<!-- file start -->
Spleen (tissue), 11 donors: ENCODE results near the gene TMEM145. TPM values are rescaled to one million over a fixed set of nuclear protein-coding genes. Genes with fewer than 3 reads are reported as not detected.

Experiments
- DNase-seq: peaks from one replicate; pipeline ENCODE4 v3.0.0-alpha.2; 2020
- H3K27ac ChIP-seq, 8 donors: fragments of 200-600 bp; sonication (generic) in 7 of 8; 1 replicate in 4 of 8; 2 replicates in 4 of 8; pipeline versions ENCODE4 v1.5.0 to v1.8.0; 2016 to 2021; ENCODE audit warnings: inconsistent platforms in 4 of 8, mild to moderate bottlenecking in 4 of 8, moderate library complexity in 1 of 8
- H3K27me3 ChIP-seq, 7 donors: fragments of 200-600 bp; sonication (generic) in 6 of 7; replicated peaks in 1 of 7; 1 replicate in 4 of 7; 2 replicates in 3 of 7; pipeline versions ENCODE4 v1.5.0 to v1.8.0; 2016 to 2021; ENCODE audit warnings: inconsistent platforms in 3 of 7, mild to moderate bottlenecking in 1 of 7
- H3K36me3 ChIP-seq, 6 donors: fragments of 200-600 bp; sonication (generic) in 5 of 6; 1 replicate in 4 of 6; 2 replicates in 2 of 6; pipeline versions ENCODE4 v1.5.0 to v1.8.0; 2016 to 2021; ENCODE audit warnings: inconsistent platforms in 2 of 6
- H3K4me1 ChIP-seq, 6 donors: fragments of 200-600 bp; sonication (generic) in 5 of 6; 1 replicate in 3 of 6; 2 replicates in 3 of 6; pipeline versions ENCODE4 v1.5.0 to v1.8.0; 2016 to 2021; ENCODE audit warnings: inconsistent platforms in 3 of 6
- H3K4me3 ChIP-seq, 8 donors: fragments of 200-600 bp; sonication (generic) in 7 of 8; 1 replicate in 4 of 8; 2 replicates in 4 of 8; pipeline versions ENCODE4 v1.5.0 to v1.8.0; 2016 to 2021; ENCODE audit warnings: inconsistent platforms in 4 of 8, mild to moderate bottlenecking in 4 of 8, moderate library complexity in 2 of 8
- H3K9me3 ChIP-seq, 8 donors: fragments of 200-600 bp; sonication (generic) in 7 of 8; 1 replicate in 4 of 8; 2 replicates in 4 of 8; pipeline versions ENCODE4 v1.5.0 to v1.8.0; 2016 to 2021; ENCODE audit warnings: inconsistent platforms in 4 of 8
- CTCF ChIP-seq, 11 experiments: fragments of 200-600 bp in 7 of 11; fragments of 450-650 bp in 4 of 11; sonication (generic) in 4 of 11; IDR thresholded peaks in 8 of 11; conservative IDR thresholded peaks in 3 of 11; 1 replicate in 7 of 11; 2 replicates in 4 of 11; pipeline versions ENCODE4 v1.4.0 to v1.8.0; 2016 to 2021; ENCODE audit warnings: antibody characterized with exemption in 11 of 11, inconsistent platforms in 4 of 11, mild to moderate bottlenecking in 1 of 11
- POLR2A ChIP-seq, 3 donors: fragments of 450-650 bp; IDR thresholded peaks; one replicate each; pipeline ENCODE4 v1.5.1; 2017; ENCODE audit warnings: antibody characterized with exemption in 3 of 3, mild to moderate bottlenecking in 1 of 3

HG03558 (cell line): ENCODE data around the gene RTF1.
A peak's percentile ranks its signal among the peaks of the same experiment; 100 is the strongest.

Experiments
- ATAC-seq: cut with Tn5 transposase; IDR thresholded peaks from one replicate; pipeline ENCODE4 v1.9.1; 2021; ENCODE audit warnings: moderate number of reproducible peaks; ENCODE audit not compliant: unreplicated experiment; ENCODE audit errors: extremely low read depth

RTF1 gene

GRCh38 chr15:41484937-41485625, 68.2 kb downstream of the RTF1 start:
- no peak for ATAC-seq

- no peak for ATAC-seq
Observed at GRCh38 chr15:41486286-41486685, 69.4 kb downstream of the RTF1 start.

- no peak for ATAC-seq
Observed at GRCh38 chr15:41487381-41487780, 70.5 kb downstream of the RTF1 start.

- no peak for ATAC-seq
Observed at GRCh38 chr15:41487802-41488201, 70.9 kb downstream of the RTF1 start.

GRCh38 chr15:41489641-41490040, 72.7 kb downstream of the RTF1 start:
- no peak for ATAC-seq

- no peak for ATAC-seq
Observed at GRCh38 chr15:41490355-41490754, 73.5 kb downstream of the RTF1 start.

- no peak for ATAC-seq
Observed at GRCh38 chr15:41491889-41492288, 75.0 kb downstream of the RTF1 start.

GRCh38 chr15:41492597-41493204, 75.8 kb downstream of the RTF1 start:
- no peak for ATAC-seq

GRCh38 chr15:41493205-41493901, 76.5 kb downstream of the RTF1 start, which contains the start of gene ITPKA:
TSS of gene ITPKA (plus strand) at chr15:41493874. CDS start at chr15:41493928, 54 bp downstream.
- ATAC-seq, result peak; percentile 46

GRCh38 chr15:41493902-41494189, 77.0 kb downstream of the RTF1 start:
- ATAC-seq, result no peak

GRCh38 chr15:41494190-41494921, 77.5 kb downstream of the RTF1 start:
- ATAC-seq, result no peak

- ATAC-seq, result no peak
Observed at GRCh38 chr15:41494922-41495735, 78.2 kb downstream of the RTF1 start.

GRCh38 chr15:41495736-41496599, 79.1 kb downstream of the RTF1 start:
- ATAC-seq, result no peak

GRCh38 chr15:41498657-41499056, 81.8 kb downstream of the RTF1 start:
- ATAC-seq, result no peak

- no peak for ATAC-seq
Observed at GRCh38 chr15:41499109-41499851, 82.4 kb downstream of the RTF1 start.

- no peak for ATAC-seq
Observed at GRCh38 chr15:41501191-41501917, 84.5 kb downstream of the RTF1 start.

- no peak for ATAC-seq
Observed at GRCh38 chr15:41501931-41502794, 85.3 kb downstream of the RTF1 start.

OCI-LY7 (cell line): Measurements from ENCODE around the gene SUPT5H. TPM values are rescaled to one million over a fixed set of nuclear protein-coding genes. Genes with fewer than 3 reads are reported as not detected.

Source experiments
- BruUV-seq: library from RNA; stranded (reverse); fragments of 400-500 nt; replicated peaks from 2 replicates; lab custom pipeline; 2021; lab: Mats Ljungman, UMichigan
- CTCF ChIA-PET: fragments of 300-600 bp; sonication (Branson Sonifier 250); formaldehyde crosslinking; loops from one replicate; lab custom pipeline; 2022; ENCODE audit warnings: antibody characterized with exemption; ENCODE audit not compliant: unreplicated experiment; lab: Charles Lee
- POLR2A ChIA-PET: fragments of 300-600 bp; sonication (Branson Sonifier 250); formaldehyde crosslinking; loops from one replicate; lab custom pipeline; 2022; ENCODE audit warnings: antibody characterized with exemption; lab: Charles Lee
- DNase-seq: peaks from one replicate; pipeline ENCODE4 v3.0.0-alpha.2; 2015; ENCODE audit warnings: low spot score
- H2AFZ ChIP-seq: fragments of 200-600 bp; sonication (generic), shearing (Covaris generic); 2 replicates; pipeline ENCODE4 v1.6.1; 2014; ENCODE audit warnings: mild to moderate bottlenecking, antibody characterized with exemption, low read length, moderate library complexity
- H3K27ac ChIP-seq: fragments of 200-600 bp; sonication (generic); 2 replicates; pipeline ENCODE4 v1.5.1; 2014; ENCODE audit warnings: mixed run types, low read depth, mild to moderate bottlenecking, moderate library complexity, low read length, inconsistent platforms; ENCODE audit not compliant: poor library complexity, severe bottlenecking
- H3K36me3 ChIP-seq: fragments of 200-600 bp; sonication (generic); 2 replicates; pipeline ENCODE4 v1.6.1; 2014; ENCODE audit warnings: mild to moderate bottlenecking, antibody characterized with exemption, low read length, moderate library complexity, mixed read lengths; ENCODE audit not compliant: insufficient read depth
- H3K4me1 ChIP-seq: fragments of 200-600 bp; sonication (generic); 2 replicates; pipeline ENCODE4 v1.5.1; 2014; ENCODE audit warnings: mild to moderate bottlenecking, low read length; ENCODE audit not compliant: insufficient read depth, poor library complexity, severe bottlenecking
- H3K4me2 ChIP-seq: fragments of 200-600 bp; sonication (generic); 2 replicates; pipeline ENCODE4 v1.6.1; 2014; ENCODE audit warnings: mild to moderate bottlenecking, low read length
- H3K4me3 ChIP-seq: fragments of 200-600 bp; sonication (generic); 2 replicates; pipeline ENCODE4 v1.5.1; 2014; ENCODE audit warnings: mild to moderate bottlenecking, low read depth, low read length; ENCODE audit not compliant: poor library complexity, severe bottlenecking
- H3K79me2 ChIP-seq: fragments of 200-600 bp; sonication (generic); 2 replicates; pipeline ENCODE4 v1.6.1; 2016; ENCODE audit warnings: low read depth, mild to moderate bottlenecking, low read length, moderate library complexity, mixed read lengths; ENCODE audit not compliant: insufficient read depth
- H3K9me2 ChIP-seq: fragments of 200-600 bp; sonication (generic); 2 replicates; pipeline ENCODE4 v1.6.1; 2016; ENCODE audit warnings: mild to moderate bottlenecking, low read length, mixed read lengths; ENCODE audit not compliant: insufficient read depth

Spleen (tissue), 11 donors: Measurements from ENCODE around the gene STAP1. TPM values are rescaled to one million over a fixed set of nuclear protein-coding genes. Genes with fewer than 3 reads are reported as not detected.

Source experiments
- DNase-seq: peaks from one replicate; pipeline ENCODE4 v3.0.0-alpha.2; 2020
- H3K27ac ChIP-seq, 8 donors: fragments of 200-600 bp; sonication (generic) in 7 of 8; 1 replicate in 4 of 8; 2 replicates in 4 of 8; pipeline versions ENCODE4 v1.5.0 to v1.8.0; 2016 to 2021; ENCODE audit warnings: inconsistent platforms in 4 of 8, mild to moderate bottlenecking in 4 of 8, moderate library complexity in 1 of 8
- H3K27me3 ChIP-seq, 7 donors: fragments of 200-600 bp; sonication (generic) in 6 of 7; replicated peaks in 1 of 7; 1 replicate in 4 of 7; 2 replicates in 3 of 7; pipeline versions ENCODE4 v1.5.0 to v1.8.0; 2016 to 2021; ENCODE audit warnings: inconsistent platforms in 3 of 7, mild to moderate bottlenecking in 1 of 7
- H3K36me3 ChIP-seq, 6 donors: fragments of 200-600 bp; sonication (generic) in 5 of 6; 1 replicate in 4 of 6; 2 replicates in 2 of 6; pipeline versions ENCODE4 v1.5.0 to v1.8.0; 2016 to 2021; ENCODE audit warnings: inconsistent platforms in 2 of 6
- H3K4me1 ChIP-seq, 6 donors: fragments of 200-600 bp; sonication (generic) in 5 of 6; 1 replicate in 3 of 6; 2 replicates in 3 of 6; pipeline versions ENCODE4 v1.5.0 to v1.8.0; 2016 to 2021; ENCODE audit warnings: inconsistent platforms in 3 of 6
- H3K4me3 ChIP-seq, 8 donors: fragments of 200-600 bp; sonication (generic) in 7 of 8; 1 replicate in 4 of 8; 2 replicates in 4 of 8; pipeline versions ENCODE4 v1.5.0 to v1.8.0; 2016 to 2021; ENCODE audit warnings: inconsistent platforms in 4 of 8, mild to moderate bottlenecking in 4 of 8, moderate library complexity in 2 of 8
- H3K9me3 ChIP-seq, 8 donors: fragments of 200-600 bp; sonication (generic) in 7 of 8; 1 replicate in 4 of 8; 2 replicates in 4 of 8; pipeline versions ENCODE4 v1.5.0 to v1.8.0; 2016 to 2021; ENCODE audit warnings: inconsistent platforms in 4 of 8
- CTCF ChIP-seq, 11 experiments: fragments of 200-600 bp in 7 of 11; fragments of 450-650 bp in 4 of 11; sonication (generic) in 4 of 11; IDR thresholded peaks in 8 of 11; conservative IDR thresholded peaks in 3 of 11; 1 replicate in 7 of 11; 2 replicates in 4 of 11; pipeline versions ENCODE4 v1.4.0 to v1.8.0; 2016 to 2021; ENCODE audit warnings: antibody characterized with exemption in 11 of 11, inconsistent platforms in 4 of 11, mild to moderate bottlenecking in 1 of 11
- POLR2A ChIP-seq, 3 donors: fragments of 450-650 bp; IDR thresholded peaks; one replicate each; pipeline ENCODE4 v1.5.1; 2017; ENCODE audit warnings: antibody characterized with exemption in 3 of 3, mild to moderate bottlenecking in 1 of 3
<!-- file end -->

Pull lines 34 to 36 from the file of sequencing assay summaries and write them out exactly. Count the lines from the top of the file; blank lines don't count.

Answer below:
TSS of gene ITPKA (plus strand) at chr15:41493874. CDS start at chr15:41493928, 54 bp downstream.
- ATAC-seq, result peak; percentile 46

GRCh38 chr15:41493902-41494189, 77.0 kb downstream of the RTF1 start: